Infant Development Q+A
What infant milestones really matter?
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Most new parents closely monitor their infants to ensure that they hit those ever-important milestones. But what milestones really matter?
Milestones are benchmarks for development that help new parents anticipate what to expect; they are not set in stone. They tend to happen in a particular order but sometimes not. As parents, you know your child best, and if you have questions or concerns about your baby’s development, the best thing to do is call your pediatrician.
At Kiddie Academy, we have a proprietary infant curriculum for babies from 6 weeks to 12 months that focuses on developing their social, emotional, cognitive, fine and gross motor, and communicative skills. For example, when a familiar teacher walks into the infant room, a baby will react by smiling or kicking his legs in excitement. There are many seemingly small things like this that happen throughout your baby’s day that are really signs of developmental progress. You may be surprised to find that when your baby drops her bottle from the high chair again and again she is actually learning about cause and effect relationships; part of her cognitive development.
Is missing these milestones anything parents should worry about? What could missing these milestones imply?
The best reassurance for parents who have any worry about their child’s development is their pediatrician.
As part of our infant curriculum, teachers use observation and a developmental checklist to track your baby’s development over time. For example, is he wrapping his fingers around an object placed in his hand? Is she sitting up with assistance or on her own? We also provide parents with a Developmental Checklist for Families to record their own observations at home. Ensuring our parents and teachers maintain constant and open communication is in the best interests of the baby.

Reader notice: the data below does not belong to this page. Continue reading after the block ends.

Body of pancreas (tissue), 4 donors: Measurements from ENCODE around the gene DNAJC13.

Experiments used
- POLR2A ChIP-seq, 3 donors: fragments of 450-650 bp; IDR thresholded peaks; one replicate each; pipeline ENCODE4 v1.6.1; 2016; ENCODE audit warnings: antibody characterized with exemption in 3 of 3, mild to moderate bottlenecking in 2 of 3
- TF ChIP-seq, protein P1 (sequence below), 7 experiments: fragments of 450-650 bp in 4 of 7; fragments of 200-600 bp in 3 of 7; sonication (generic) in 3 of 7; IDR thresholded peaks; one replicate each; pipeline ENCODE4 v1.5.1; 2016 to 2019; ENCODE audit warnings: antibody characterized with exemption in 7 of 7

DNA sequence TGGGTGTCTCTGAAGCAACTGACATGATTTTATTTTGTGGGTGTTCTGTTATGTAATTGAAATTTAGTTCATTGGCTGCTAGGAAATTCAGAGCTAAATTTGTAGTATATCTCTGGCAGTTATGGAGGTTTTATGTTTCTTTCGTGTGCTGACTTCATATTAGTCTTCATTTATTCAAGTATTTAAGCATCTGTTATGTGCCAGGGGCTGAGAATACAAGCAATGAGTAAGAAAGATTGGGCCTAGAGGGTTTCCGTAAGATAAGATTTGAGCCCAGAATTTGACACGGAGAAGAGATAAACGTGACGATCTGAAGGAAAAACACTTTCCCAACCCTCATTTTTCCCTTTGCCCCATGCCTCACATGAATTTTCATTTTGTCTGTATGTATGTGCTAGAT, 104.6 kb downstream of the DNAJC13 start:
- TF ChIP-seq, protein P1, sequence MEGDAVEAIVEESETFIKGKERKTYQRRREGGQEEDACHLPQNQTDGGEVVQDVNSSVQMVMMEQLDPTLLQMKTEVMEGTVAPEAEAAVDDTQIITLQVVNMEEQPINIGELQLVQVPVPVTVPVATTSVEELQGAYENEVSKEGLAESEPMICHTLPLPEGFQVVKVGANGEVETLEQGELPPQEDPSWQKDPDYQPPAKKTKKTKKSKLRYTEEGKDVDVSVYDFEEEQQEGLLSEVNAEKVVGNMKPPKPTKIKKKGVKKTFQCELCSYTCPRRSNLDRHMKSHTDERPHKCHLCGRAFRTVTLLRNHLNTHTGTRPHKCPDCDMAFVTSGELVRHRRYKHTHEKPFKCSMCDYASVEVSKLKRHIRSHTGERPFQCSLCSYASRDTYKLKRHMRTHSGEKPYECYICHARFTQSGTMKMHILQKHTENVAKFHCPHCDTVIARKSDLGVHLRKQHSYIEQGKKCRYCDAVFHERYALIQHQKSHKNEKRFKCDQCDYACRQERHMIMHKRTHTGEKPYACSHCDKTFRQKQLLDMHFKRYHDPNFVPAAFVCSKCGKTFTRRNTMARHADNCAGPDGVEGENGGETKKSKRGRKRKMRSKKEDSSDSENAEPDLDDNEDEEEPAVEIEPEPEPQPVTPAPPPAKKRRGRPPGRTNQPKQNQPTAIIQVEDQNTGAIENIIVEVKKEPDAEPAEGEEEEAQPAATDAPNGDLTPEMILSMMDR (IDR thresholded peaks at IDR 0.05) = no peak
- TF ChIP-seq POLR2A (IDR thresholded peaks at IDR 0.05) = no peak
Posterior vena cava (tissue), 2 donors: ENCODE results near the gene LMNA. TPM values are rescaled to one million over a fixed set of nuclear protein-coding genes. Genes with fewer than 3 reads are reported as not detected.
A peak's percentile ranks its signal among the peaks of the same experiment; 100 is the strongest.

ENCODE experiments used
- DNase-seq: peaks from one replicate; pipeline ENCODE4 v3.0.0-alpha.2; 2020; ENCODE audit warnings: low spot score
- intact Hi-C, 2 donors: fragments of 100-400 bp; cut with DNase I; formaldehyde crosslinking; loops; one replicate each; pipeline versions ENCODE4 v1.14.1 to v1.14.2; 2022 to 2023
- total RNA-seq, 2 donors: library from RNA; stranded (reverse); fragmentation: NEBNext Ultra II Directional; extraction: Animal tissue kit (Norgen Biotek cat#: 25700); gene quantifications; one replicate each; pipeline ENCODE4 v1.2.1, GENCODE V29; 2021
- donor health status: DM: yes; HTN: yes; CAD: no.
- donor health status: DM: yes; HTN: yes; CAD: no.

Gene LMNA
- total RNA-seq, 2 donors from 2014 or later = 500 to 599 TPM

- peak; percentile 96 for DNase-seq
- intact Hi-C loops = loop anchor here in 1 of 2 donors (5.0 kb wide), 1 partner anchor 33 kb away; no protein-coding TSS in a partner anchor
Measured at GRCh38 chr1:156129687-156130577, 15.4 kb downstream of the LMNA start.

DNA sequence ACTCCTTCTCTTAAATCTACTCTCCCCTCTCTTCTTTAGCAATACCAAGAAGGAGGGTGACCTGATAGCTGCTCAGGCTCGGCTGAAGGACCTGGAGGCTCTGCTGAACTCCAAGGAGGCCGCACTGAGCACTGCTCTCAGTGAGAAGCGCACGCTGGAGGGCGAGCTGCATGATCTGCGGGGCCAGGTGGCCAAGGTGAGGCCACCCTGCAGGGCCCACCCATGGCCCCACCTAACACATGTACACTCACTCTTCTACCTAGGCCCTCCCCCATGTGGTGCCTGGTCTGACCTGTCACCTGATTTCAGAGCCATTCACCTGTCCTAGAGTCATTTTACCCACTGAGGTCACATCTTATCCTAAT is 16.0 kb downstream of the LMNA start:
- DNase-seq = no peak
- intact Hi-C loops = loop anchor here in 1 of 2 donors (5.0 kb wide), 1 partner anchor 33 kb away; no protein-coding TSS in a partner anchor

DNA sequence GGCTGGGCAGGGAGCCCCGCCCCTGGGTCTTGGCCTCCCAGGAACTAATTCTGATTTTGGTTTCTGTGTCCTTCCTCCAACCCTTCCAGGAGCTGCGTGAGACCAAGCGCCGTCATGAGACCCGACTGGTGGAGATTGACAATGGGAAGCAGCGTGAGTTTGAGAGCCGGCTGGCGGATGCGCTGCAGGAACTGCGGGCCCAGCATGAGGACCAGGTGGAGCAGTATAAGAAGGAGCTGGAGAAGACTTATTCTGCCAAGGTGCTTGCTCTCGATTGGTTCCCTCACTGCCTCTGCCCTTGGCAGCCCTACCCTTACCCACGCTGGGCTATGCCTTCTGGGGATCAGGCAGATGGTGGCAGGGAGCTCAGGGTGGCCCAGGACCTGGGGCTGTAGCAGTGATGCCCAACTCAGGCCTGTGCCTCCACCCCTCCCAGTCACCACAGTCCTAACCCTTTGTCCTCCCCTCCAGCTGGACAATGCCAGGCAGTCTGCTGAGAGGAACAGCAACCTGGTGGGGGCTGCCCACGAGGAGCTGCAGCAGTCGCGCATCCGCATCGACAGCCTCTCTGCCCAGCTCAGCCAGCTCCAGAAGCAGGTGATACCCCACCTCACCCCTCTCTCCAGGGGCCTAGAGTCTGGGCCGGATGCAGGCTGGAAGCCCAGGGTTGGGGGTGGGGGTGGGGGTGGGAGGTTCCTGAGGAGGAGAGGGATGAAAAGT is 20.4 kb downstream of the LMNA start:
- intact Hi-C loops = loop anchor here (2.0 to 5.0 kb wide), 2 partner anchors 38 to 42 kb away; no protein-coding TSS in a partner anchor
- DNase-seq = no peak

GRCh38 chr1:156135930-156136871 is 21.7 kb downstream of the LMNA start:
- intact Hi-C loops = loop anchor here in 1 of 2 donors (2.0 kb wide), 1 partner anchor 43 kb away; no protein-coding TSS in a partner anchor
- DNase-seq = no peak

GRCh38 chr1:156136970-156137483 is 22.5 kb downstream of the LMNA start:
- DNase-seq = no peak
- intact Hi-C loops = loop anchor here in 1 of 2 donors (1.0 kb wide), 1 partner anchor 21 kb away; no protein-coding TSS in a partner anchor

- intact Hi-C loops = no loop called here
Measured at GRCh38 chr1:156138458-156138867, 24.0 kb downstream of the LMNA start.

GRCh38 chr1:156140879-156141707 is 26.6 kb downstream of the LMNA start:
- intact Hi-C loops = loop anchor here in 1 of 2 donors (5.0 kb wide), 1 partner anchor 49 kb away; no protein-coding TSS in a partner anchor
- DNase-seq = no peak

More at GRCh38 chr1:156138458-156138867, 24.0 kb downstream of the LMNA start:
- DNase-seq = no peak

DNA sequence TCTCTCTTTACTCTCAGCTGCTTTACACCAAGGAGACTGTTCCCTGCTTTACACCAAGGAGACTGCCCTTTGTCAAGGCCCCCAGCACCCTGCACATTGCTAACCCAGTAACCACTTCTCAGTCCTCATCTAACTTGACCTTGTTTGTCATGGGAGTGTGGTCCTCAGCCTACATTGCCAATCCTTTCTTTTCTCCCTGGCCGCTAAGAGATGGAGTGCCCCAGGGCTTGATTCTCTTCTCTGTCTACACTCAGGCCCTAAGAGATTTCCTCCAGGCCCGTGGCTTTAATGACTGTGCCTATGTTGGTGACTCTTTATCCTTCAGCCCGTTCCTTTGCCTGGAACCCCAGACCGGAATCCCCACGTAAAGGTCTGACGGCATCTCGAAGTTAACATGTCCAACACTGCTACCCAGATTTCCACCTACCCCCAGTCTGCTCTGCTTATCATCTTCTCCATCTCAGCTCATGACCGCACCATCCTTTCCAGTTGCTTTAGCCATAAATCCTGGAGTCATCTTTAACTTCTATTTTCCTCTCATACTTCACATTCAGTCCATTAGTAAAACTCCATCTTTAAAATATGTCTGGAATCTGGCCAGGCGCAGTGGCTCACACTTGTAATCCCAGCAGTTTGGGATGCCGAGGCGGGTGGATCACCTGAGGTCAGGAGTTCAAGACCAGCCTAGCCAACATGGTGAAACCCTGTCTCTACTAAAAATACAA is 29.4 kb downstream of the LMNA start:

And in contrast, which milestones can parents let slide?
No two children are the same; if another child is meeting textbook developmental milestones it does not necessarily dictate that your baby is behind. Your child may pull himself up one day, but not do it again for days. Learning is a process; not every skill develops at the same time. In a Kiddie Academy infant classroom, we often see two infants of the same age who are practicing different developmental skills. They are both on track, but they are learning different skills.
Kiddie Academy’s New Beginnings infant curriculum is designed to develop and reinforce each infant’s individual needs focusing in six areas of development: Cognitive, Communication, Emotional, Fine Motor, Gross Motor, and Social Skills.
- Cognitive Skills Infants are building memories, learning to develop words, and recognizing familiar sounds, such as mom’s and dad’s voices. Infants are exploring with their hands and mouths.
- Communication Skills The development of communication skills is the way in which infants express their wants and needs to others.
- Emotional Skills Emotional development can be thought of as infants’ feelings of safety and security in their environment and their feelings of security with the important adults in their lives, such as parents, grandparents, and teachers.
- Fine Motor Skills Fine motor development is the development of the small muscle groups, such as the muscles in our fingers and hands.
- Gross Motor Skills Gross motor development is the growth and development of the large muscle groups of the body, specifically the muscles of the legs, arms and trunk. Gross motor skills for infants include holding up their heads, rolling over, crawling, and pulling themselves up.
- Social Skills An infant’s social skills consist of smiling, making eye contact, imitating other people’s facial expressions, and wanting to be close to other people.